Ephemera: Tom on Dangerous Writing
A Quick Video Introduction
In 1988 at the age of twenty-six I joined my first writing workshop. The leader, Andrea Carlisle, coached me through writing a 600-page novel called If You Lived Here, You’d Be Home Already. It was crap1, but it got me kicked up the ladder.
In the novel I’d depicted a teenage boy trying to complete sex with a blow-up doll that had sprung a leak. It was a race between his thrusting and the doll’s losing air. And at the climax2 the kid’s mother walks in and the doll sags off the guy’s boner like a sad pink flag of surrender.3 To me the scene was funny and sad — my favorite combination -- but to the other workshop writers it was just flat-out bat shit upsetting. Andrea took me aside and suggested I not come back the next week. Certain other writers no longer felt safe around me.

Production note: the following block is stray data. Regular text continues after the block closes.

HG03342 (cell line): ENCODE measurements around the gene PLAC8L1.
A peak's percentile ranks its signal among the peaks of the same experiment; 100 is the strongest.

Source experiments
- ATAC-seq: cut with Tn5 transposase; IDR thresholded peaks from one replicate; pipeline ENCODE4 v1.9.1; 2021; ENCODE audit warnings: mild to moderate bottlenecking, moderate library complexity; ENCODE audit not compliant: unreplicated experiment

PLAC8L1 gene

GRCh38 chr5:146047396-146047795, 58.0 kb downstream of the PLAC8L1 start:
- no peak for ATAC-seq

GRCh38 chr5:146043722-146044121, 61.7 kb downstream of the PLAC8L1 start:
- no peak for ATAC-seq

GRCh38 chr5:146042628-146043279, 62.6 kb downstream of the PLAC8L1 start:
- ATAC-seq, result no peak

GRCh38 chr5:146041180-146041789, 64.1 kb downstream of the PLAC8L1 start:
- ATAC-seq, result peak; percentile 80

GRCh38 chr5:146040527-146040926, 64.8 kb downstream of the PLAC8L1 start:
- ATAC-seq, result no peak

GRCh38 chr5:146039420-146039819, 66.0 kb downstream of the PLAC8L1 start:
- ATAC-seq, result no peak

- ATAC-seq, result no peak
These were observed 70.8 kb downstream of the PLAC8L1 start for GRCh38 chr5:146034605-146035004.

Instead, she pushed me to contact a new writer in town. His name was Tom Spanbauer, he’d studied the style of Minimalism at Columbia with the father of the style, Gordon Lish. In 1990, I joined Tom’s workshop, where four students and Tom sat around his kitchen table on Thursday nights. His method, he called it “Dangerous Writing.” From here I’ll let Tom explain the concept.
For anyone curious about Tom Spanbauer’s Dangerous Writing workshop, here’s a short You Tube video as an introduction. Enjoy.
In truth calling my first novel crap is an insult to crap. At least you can improve your soil with crap. Pity please the agents and editors I begged to read that manuscript.
Really. What other word should I use, here?
Yes, I eventually scavenged this scene for a flashback in my novel Snuff. Never throw away your failed work. Instead, part it out like a junker car you keep rusting in the backyard.